- Learning by writing.
Email invites you to be more reflective and articulate your thoughts more fully. There aren’t any space restrictions and text formatting functionality is available; try highlighting a word in bold on the likes of Twitter or Facebook.
- Sharing documents.
Email lets you share documents efficiently with a carefully selected target audience. This is much harder to achieve with social technology.
Lastly, social technology provides no less of an incentive to multitask than conventional email. If anything, it scatters one’s attention across multiple communication & collaboration tools, each of which are compellingly designed with the sole aim of “grabbing eyeballs”. It doesn’t help solve the issues of compulsive, uncontrolled email usage.
Ergo, in my view, email is here to stay in the foreseeable future – at least until social technologies catch up. (By that time my guess is that they’d look like email.)
We better learn how to use email effectively, rather than burn it at the stake.
Deleting my Facebook account a couple of weeks ago was a nice step in the right direction.
It’s now time for another change.
The morning run.
As of now, I’ll do my runs in the quiet hours just after sun-rise.
I can anticipate many benefits.
Great article by Arianna Huffington.
“There is no work-life balance. We have one life. What’s most important is that you be awake for it.”
We live in a world that says: “Choice is great. But more choice is even better.”
I first started to question this paradigm when I observed a kid who was overwhelmed with toys.
The poor lad tried to take in his surroundings for a moment. Spent a few seconds with one toy, then a few seconds with the next, and so on. He didn’t seem to enjoy himself. He never got around to actually playing.
Eventually he completely froze and cried.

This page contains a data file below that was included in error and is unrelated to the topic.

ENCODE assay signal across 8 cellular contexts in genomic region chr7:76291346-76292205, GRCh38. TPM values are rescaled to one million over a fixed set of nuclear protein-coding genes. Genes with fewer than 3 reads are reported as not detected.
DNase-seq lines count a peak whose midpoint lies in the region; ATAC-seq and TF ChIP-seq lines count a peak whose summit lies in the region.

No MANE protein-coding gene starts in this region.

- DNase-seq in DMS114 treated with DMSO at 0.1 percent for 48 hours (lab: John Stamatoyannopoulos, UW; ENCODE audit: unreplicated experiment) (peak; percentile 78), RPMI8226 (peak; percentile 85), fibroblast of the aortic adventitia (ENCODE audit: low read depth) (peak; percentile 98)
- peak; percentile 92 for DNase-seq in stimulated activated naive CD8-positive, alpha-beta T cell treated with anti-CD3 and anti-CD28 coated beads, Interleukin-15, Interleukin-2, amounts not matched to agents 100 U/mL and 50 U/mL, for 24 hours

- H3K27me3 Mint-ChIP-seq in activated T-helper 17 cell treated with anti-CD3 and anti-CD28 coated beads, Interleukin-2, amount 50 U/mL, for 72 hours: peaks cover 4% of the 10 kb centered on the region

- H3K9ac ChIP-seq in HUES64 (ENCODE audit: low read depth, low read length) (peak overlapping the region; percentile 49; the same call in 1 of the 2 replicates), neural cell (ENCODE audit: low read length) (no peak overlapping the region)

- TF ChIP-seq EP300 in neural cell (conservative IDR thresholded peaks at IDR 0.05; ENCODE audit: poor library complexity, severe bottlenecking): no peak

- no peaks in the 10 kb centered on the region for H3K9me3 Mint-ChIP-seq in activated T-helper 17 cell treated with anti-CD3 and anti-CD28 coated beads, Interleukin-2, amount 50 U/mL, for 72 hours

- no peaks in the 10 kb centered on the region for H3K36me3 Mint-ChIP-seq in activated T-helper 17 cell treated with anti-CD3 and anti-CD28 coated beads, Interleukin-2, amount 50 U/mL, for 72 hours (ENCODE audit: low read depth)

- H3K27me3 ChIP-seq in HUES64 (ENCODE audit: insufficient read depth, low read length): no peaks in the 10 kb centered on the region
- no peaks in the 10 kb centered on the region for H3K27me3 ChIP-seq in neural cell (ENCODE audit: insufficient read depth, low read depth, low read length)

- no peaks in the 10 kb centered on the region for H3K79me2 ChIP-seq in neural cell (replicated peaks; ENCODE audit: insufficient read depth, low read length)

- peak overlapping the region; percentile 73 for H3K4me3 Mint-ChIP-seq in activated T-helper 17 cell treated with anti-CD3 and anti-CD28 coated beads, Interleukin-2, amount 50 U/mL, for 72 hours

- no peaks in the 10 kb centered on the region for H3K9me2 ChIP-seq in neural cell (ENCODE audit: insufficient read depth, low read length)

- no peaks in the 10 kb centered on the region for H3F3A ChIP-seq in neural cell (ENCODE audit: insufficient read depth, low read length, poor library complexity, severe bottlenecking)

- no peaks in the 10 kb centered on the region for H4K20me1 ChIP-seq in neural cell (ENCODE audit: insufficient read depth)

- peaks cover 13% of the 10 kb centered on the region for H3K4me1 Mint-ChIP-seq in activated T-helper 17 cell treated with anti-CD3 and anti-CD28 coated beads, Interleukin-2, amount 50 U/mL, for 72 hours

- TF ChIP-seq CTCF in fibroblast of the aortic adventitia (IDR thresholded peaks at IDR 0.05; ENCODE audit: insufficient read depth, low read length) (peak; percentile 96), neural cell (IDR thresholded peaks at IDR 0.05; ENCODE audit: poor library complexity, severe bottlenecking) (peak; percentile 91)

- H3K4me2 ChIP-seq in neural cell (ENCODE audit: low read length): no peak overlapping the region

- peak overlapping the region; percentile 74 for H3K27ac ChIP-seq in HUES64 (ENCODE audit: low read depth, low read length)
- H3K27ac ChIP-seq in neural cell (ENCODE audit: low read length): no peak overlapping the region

The way adults would deal with sensory overload, it seems to me, is not fundamentally different.
We get confused. We get diverted from what’s really important. Ultimately, we crack.
US President Obama said the following in a Vanity Fair interview last year:
You’ll see I wear only gray or blue suits. I’m trying to pare down decisions. I don’t want to make decisions about what I’m eating or wearing. Because I have too many other decisions to make. You need to focus your decision-making energy. You need to routinise yourself. You can’t be going through the day distracted by trivia.
Sure he has a point.
Even though we usually are not aware of it, choice may do us more harm than good. Better tread carefully.
It must be true because it’s in the paper….
The Daily Mash reported the following:
Most people don’t have any potential
THE majority of people are already doing things as well as they can, it has emerged.
Research by the Institute for Studies found that despite society’s obsession with ‘nurturing potential’, there was virtually nothing out there to be nurtured.
Professor Henry Brubaker said: “Most of us are not geniuses – in fact, not even close.
“Rather than brimming with unexploited talent, we exist in a state of fully realised mediocrity.”
Professor Brubaker found that however many training courses people were sent on by their employers, they always returned unchanged.
He said: “The corporate obsession with ‘creativity’ is particularly futile.
“History dictates that people with great creative minds tend to die penniless in a ditch at the age of about 30, by which time they are mostly syphilis and absinthe.
“Those are not the kind of people you want working at your office supplies company.
“You actually need workers who can handle doing something really, really boring every day without actually going insane.”
Interesting piece on the value of “leadership training”:
I really liked this Indian school poster when I saw it a little while ago.
Your good habits may be different, but it’s helpful to be mindful of them just the same.